Speaking about his grandparents at the time of the Diamond Jubilee in 2012, Prince William acknowledged the sacrifice the man he called Grandpa had made. "In the world that they were in, it was almost back to front. The Queen was taking on her role in a man's world. The Duke of Edinburgh was taking on the role of consort as a very successful naval commander – and would have been an even bigger one. Yet both of them carved their own paths and have done that ever since, to brilliant standards. Together, they're a very good team."
Prince Harry concurred. "Regardless of whether my grandfather seems to be doing his own thing, sort of wandering off like a fish down the river, the fact that he's there – personally, I don't think that she could do it without him, especially when they're both at this age."
A close family friend said of them: "There are some people who don't need many friends and those two, they're just a real love story – taking tea together every day, talking about everything. He might take out a letter and read it to her or crack a joke. They just adore each other."
There were persistent rumours of affairs, and if they were true, they seem to have been irrelevant. Their relationship was strong, loving and mutually supportive from the day of their marriage to the end, but it was always lively. According to Gyles Brandreth, who knew Philip for many years: "When the Duke is critical of his wife, berating her for paying more attention to the dogs when she should be listening to him, or wondering out loud why she spends so much time on the telephone or telling her she is wearing the wrong clothes for a shooting expedition, the Queen is quite capable of answering back, saying to him, 'Oh, do shut up.'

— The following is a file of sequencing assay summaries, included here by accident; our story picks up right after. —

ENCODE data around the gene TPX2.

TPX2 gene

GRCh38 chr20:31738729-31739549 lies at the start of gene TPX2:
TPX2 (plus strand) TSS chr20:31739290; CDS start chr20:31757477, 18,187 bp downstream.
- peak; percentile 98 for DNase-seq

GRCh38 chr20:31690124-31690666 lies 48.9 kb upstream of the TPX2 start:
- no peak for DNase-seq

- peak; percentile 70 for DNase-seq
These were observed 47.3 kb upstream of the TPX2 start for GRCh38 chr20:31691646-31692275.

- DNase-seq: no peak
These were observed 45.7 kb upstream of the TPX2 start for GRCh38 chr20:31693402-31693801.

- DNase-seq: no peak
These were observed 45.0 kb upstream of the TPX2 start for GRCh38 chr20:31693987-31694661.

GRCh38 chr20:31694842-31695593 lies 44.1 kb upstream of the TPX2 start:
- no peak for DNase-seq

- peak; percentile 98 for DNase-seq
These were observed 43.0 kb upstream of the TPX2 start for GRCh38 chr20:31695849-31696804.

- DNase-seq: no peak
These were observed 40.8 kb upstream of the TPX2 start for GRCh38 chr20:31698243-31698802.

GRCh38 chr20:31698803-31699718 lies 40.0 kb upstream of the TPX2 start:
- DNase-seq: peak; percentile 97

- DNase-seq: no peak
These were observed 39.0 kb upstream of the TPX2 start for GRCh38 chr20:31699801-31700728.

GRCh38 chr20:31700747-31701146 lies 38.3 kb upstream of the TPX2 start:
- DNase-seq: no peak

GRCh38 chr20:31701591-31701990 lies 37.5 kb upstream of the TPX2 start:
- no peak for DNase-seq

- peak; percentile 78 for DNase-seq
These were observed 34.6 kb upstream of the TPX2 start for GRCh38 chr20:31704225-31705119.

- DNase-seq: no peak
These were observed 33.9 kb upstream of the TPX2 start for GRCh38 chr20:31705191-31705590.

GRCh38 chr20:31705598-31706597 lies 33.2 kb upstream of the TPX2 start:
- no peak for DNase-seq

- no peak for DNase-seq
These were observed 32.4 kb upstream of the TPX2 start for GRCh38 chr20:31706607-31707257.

"On one occasion, he threatened to 'put her out' of the car. On another, she locked herself in her cabin on the Royal Yacht Britannia, declaring: 'I'm simply not going to appear until Philip is in a better temper.' Lord Charteris, who worked for the Queen for 27 years, summed up the success of the union: 'Prince Philip is the only man in the world who treats the Queen simply as another human being. I think she values that.'"
For such a dominant and opinionated man, having to play second fiddle to his wife must have been hard. When she became Queen, he wanted the family to carry on living in Clarence House – the first proper home he'd known – but her private secretary and the Prime Minister insisted they move to Buckingham Palace. He wanted his children to have his name but even that was vetoed. "I am nothing but a bloody amoeba," he raged (some say reducing the Queen to tears). "I am the only man in the country not allowed to give his name to his own children."